• Paralleling the three R’s the purchase of locally grown and made goods as well as those which utilize the fewest chemicals, and the least harmful practices here and abroad is an important larger step. Even if we use less, or can reuse, or recycle an item the whole life of the products is important.

Weatherization 

  • An energy audit, especially for older structures can be an important step, and PA IPL has someone who does an initial assessment for free and has expertise in congregational structures. There are however also simple ways we can weatherize today. It is important to check and maintain your HVAC systems regularly so that it is functioning efficiently to reduce cost and waste. Additionally, congregations can install programable thermostats which control use throughout the day and according to temperature changes. The efficiency of HVAC systems and thermostats are increased by the proper door, wall, and window insulation all of which aid in the efficiency of the system.  

Energy Efficiency 

  • Other efficiency are the purchase of LED light bulbs, smart switch, and high efficiency appliances while also removing ghost loads, which draw energy even when not in use.  

Purchase Sustainable Green Renewable Energy 

  • Many competitive energy options exist through state energy exchanges which allow you to purchase part or all of your energy use from sustainable green renewable energy sources.

Installation of Sustainable Green Renewable Energy 

  • Not all congregations are in the position to purchase their own installation, but solar arrays, windmills, and geothermal systems are all viable options which offer financial benefits and serve as an example for the broader public but also are obviously large commitments to stewardship. PA IPL and others are able to assist congregations in navigating the financing options and the process. In September PA IPL is having an event with experts to specifically discuss how to purchase a solar array.

Advocate 

  • While not all congregations or individuals are interested in getting involved in advocacy, it is important to remember that advocating on behalf of climate justice and sustainable green renewable energy with elected officials and policy makers is a vital part of our impact. Too often congregations are too worried to speak up for their moral and ethical commitments. If we do not speak up someone else will speak for us. If we do not act we are not protecting ourselves, others, and our environment as God expects of us. Without changes in the ways governments (local, state, and federal) and industries operate there is only so much an individual can do. People, government, and industry are the three legs of the solution.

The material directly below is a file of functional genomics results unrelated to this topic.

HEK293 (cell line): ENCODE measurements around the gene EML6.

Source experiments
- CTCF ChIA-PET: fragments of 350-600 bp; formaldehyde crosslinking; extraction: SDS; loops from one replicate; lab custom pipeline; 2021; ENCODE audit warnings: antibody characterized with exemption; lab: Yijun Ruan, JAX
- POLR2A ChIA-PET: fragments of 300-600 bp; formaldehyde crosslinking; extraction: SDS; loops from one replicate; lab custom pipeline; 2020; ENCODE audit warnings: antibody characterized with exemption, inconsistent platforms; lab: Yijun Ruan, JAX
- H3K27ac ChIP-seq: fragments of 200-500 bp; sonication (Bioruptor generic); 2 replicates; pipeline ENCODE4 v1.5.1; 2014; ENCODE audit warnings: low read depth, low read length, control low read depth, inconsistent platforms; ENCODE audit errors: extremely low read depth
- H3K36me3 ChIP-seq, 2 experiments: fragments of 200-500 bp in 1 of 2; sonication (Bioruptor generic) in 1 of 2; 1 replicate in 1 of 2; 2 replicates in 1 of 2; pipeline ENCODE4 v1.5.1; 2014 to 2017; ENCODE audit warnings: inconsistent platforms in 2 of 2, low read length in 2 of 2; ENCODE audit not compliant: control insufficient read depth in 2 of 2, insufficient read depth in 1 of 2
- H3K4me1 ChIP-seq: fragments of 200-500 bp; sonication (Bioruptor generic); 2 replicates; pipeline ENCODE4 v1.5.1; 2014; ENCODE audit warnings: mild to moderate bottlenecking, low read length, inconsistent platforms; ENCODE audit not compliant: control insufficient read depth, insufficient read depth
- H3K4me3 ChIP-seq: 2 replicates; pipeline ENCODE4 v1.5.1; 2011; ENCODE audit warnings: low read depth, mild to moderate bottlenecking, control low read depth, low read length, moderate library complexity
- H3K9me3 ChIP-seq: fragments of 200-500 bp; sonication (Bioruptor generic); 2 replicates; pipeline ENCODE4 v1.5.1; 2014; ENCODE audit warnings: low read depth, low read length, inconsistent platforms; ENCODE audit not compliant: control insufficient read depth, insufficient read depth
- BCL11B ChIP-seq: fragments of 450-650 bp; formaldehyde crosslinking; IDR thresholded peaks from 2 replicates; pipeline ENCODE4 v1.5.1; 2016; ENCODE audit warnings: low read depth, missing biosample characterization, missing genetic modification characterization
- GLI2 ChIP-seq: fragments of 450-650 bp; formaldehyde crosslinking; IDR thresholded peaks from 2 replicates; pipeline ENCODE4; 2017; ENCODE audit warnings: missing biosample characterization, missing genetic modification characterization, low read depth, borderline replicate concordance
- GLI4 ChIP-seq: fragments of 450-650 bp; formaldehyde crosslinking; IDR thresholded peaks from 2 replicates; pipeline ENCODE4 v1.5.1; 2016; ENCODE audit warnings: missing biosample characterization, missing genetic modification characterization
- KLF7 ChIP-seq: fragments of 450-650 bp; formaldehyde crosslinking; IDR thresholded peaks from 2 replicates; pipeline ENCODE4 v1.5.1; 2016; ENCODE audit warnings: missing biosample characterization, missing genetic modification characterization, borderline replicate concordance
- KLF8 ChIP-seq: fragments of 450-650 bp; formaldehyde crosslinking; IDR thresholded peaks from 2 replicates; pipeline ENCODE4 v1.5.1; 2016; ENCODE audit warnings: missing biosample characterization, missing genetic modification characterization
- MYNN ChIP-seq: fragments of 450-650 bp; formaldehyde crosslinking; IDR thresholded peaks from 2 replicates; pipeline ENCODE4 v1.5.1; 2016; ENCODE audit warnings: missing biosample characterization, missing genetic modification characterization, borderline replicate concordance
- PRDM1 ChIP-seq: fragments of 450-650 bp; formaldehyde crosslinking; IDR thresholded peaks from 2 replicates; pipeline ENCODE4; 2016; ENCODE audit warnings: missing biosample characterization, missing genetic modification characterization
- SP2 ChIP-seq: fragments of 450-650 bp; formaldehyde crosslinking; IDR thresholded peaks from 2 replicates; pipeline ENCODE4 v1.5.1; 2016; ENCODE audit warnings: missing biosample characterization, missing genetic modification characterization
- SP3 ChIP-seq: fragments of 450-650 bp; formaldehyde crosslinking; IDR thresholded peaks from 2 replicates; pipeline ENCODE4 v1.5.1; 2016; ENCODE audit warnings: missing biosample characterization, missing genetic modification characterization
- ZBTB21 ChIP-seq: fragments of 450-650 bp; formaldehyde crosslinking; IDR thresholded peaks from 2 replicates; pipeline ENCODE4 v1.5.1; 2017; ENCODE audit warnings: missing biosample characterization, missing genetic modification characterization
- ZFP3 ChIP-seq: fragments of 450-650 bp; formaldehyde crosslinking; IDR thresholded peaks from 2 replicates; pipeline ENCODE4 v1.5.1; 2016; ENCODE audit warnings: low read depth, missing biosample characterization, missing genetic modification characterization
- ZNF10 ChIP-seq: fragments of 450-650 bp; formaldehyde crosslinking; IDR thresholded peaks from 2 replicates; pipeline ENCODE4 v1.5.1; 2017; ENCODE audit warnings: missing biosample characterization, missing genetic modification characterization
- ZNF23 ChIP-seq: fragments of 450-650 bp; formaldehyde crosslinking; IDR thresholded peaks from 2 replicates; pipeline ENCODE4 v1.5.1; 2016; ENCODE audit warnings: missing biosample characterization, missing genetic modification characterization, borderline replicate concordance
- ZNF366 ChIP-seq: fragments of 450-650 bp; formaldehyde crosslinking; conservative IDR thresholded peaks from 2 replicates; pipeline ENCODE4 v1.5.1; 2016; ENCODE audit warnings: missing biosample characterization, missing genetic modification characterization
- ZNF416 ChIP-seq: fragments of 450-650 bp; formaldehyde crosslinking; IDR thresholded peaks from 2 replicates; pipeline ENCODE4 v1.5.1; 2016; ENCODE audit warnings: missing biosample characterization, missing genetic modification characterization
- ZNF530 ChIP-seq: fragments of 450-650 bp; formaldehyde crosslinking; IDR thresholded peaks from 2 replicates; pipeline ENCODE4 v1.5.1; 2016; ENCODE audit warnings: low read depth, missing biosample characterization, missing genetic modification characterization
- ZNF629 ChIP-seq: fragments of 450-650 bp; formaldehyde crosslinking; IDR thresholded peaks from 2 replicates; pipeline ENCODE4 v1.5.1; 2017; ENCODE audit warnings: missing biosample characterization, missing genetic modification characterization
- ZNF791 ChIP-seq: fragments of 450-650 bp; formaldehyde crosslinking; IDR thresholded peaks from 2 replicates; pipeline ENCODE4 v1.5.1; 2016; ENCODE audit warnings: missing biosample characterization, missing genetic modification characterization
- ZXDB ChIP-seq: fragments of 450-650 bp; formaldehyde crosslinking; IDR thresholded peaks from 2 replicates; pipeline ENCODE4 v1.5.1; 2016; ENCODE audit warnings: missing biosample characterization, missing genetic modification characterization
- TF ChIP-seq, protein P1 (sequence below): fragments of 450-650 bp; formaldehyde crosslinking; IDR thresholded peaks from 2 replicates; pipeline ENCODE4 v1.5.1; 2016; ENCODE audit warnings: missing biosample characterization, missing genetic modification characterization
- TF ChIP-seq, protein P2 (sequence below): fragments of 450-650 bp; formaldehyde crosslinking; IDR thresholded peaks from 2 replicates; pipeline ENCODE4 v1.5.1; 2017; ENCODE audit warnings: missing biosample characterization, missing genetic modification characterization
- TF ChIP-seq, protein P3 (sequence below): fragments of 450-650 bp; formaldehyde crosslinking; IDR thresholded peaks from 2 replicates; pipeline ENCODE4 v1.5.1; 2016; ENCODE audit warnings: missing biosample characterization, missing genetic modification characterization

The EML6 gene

Other Resources

PA IPL also has a congregation tool kit which allows congregations to explore how to do this for themselves. Look for updates on our website.

IPL Cool Congregation Startup Kit

EPA Energy Star for Congregations Workbook

Clean Energy Investment Resources

Divestment Resources

Congregation Examples

In addition to the IPL Cool Congregation there are many examples of what has been done across PA and the USA. Christ Covenant Church in Harleysville for example, installed a large ground based solar array which covers on average 90% of their energy use for multiple buildings, new, old, and modified. Solar arrays at congregations such as Christ Covenant serve as an educational tool for the congregation, especially the youth education programs, and will in the course of its 30 year lifespan of the array produce more than double the value of the upfront investment of the congregation. Moreover, if Pennsylvania had a better community solar or SRAC (solar renewable energy credit) policy the energy production in the summer which is 2 to 3 times the usage would have made the solar array even more profitable. On August 27th, 2021 PA IPL held a solar tour at Christ Covenant with elected officials and others. There is a video on PA IPL’s website which is a combination of video from this tour and a second tour in Allegany County.  PA IPL hopes to invite other congregations in the future to join us at Christ Covenant and elsewhere to tour these installations and see the greening congregations are doing to reduce consumption, adopt alternative energy sources, and live actively as stewards of creation.